Bull Mountain, VA Bomber Crash, Mar 1944

Bull Mountain VA Bomber crash 1.jpg Bull Mountain VA bomber crash 2.jpg Memorial of Crash.jpg

"I watched the plane for several minutes and then suddenly there was a loud explosion and half way up the side of Bull Mountain there was a bright flash of light and we knew that the plane had been crashed. I at once telephoned a warning to Stuart and people in the neighborhood began gathering and set off to try and reach the scene." Williams, however did not go along. Williams said that the moment of the crash was 10:40 p.m.
Other men who returned from the scene of the crash said that the plane hit about half a mile from the firewatcher's tower on the summit of the mountain where lives a fire warden to spot forest fires.
No living person came out of the wreck of the bomber.
Early this morning Army officers began arriving here from Winston-Salem and Greensboro, N.C. and secured guides to lead them and details of soldiers up the side of the mountain to get the bodies out. It was said that efforts would be made at the spot to identify them and that the remains would be sent from here to Winston-Salem.
Bull Mountain is a well known landmark in Patrick County. Its broad back and its lofty reaches stand out on the horizon as one approaches Stuart from Horsepasture in Henry county. The big mountain so named because it suggests the shape of a bull separates Patrick county from Floyd county and it is not only one of the most inaccessible sections in this part of the country but one of the highest points in this part of the state. It has been said that bears are still to be found their and it abounds in wildcats and other faunae. Few people live there though on the fertile slopes some land has been cleared. Much of the timber has never been touched since primeval days and there are impenetrable sections probably never yet trodden by human feet.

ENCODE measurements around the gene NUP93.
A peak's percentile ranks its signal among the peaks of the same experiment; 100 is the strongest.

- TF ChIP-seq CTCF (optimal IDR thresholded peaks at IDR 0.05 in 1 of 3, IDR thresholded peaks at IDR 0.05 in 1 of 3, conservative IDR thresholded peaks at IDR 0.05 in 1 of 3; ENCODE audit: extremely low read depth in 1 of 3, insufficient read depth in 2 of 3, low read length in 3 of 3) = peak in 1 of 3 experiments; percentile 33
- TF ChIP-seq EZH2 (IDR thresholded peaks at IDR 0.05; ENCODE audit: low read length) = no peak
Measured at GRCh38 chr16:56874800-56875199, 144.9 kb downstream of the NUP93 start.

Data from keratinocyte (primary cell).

Many years ago it was partly surveyes when the discovery was made that valuable manganese deposits are to be found there, but the difficulty of getting the material out of it led to the abandonment of the project launched by New York interests.
Early this afternoon the forest fire started by the explosion had been controlled but a cloud of smoke still hung over that section of the mountain which could be well seen from the lowlands.
All day long big planes hovered over the spot coming in low evidently examining the scene of the wreck from the air, the pilots talking back to their bases to give a picture of the scene. One plane circled over the section long before daylight today.
Before noon today an Army major was at the scene of the crash and it was said that steps were being taken to get the bodies back to Stuart where waiting hearses will convey them to a poing to be determined by the Army authorities.
It is believed that the military officers are conducting the usual investigation required by the Army of all airplane crashes involving the loss of human life.
Although the plane has been spoken of only as an Army bomber, some of the hundred or more people at the scene said that it was a Liberator. These planes are represented as having a value of $300,000 and statisticians have held that the government's investment in any flying officer represents an outlay of $40,000.
The expectation is that at some later date air corps engineers will visit the scene to see if the metal debris of the plane is worth salvage -- a difficult task in view of difficulties of the terrain.

The Bee Danville Virginia 1944-03-16



Charleston, S.C., March 17. -- (AP) -- The Charleston army air base today made public the names and next of kin of 11 officers and men killed Wednesday night when a bomber crashed into Bull Mountain in Southwest Virginia, near Stuart.
Victims are:
2nd Lt. AUBREY E. BROWN, 24, Dallas, Tex., instructor-navigator.
2nd Lt. GILBERT R. FELTS, 26, Elkin, N.C., pilot,
Rufus C. Felts, father.
2nd Lt. JOHN R. GIPSON, 22, Logansport, Ind., co-pilot.
2nd Lt. WAYNE ALBER, 22, Manchester, Mich, bombardier.
Flight Officer HOWARD A. JENNETT, 21, Philadelphia, navigator.
Corp. CHARLIE B. HERRING, 23, Oxford, N.C., engineer, Mrs. Annie B. Herring, mother.
Sgt. NEALE M. NARRAMORE, 21, Elmdale, Kans., assistant radio operator.
Corp. JOSEPH L. FOUNTAIN, 23, Warren, Mass., assistant engineer.
Corp. CHARLES D. LIBBEY, 19, Waukesha, Wis., gunner.
Corp. CARL E. PIERCE, 23, Knoxville, Tenn., radio operator.
Pfc. JAMES J. TIFFNER, 20, Alkol, W. Va., gunner.

Gastonia Daily Gazette North Carolina 1944-03-17

Transcribers Note: Please see www.freestateofpatrick.com for an excellent account and photos of this accident.